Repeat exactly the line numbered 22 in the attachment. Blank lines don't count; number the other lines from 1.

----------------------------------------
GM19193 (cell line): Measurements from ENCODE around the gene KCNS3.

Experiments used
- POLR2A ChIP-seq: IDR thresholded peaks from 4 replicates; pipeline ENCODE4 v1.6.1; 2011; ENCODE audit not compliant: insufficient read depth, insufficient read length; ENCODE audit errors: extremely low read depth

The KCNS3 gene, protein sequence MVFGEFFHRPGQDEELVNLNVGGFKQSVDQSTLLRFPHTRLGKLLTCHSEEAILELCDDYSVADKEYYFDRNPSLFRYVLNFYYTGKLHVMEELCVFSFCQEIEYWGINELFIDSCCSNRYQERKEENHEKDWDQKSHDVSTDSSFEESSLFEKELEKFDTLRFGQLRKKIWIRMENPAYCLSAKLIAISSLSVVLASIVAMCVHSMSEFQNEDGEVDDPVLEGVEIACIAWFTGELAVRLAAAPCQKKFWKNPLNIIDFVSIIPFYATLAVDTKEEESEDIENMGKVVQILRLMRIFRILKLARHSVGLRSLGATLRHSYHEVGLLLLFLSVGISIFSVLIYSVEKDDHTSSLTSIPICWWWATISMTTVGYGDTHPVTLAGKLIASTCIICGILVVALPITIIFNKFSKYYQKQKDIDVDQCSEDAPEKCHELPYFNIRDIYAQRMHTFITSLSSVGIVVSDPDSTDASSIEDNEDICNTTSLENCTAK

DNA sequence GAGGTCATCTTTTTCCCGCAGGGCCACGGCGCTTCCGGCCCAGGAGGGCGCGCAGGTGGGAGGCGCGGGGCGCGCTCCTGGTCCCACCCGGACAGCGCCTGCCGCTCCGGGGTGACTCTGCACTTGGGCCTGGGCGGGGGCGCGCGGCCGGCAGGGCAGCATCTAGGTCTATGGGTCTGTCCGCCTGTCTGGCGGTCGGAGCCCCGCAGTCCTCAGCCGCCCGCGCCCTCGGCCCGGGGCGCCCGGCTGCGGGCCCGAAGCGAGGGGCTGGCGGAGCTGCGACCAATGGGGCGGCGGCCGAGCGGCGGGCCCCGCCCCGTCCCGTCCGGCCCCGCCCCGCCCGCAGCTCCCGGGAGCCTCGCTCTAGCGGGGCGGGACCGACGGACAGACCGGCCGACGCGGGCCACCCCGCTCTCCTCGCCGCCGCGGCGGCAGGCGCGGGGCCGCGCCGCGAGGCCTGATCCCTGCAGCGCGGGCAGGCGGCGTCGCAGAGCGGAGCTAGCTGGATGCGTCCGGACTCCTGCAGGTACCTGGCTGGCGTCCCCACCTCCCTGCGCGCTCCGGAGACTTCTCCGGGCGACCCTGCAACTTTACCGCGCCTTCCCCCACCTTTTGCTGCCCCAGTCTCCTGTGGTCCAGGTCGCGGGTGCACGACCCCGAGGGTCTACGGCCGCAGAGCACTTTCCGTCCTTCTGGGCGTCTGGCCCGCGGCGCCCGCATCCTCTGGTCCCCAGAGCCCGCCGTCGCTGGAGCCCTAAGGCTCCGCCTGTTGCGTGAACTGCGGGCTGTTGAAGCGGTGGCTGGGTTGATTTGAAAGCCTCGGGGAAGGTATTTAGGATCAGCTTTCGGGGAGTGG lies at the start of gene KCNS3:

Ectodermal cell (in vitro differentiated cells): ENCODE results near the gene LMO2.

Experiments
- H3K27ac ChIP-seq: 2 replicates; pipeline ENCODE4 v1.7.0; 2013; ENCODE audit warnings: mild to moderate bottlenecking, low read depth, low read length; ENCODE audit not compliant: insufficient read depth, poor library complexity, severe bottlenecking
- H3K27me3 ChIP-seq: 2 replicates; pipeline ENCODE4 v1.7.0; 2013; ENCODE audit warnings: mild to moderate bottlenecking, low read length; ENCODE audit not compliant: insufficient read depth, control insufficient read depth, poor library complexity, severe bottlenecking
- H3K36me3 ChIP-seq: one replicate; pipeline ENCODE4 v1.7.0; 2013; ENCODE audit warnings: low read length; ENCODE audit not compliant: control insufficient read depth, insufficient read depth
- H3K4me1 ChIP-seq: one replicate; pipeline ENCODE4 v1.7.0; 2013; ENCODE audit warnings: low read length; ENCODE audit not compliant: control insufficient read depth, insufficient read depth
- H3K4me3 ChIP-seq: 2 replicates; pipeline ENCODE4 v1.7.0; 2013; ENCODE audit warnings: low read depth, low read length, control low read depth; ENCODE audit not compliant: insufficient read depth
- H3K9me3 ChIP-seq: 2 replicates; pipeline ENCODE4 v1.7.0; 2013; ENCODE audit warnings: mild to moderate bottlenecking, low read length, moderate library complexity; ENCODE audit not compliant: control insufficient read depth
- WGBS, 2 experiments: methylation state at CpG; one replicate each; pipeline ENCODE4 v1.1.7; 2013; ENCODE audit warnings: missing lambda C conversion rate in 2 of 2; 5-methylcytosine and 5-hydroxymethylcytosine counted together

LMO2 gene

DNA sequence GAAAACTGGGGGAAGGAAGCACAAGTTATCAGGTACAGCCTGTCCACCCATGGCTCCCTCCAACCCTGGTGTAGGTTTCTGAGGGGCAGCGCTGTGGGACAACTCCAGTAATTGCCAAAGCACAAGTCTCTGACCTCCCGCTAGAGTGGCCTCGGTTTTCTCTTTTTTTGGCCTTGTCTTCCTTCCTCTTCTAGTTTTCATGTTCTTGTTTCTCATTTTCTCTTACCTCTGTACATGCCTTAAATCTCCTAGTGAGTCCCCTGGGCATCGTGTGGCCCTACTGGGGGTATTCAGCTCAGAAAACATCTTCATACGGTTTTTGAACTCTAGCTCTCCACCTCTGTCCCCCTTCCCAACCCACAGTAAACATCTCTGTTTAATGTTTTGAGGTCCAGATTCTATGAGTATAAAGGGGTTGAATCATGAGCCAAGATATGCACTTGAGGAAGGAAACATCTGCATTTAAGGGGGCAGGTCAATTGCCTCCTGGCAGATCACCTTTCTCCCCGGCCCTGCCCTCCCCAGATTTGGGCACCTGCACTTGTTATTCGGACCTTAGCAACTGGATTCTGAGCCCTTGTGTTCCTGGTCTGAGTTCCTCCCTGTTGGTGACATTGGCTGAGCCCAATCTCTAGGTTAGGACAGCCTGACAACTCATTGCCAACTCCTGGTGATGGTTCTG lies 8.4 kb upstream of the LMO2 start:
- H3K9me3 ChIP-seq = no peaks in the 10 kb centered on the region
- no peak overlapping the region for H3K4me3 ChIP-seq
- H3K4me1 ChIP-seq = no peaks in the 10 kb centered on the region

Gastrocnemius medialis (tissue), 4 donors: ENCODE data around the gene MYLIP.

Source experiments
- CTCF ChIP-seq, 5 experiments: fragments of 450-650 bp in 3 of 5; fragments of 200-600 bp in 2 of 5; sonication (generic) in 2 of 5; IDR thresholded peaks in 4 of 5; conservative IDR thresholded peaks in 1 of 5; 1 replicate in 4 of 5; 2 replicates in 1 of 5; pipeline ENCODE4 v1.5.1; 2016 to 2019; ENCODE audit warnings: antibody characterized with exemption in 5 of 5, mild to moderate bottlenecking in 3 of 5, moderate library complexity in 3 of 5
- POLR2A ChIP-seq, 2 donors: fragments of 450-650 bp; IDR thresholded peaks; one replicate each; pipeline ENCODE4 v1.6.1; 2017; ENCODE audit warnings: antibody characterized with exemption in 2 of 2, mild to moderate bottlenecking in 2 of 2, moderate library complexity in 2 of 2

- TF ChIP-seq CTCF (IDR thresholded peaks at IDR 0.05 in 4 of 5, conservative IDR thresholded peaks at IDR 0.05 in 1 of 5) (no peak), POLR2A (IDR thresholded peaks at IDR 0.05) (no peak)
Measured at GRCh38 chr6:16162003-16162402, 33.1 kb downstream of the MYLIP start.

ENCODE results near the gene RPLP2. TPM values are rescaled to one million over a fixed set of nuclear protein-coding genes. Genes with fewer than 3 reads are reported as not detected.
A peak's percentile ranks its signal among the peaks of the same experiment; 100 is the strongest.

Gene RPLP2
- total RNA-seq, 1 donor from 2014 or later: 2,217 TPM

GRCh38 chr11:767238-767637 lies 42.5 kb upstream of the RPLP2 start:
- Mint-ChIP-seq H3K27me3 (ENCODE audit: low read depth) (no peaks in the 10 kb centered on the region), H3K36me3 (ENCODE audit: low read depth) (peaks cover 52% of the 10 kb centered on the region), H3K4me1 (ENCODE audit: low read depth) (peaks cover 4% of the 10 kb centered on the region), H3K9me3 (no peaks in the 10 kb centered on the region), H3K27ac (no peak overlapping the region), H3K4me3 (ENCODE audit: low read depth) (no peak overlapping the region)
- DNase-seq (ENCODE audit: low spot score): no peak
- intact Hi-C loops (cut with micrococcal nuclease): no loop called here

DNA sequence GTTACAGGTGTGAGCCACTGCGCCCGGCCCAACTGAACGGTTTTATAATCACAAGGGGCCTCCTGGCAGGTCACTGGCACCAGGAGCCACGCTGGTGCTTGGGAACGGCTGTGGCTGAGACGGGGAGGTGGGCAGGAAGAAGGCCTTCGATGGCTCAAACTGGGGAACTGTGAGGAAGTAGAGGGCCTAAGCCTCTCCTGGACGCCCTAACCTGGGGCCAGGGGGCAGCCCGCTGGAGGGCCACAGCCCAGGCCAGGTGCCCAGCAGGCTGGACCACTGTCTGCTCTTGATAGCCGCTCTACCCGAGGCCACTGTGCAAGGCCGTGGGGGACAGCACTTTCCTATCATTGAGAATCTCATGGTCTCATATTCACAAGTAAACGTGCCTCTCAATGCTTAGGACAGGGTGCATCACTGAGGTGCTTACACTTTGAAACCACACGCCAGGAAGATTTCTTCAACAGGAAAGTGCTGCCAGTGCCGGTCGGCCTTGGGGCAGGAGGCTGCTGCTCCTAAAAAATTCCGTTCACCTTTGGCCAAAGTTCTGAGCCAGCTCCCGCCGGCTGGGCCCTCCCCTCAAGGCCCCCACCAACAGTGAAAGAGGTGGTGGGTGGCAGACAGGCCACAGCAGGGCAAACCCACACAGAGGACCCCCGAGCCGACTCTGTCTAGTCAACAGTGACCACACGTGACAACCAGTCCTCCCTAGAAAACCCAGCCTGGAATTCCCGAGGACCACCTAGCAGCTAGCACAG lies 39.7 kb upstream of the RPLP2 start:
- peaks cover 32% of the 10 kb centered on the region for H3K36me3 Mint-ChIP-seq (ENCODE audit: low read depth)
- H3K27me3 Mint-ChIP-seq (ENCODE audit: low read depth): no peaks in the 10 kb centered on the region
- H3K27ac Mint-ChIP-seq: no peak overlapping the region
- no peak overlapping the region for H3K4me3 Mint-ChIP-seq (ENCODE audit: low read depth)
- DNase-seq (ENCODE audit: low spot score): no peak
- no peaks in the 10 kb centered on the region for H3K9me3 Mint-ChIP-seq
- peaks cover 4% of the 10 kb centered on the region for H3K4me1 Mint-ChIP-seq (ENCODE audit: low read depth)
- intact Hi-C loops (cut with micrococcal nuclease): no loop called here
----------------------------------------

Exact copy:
- CTCF ChIP-seq, 5 experiments: fragments of 450-650 bp in 3 of 5; fragments of 200-600 bp in 2 of 5; sonication (generic) in 2 of 5; IDR thresholded peaks in 4 of 5; conservative IDR thresholded peaks in 1 of 5; 1 replicate in 4 of 5; 2 replicates in 1 of 5; pipeline ENCODE4 v1.5.1; 2016 to 2019; ENCODE audit warnings: antibody characterized with exemption in 5 of 5, mild to moderate bottlenecking in 3 of 5, moderate library complexity in 3 of 5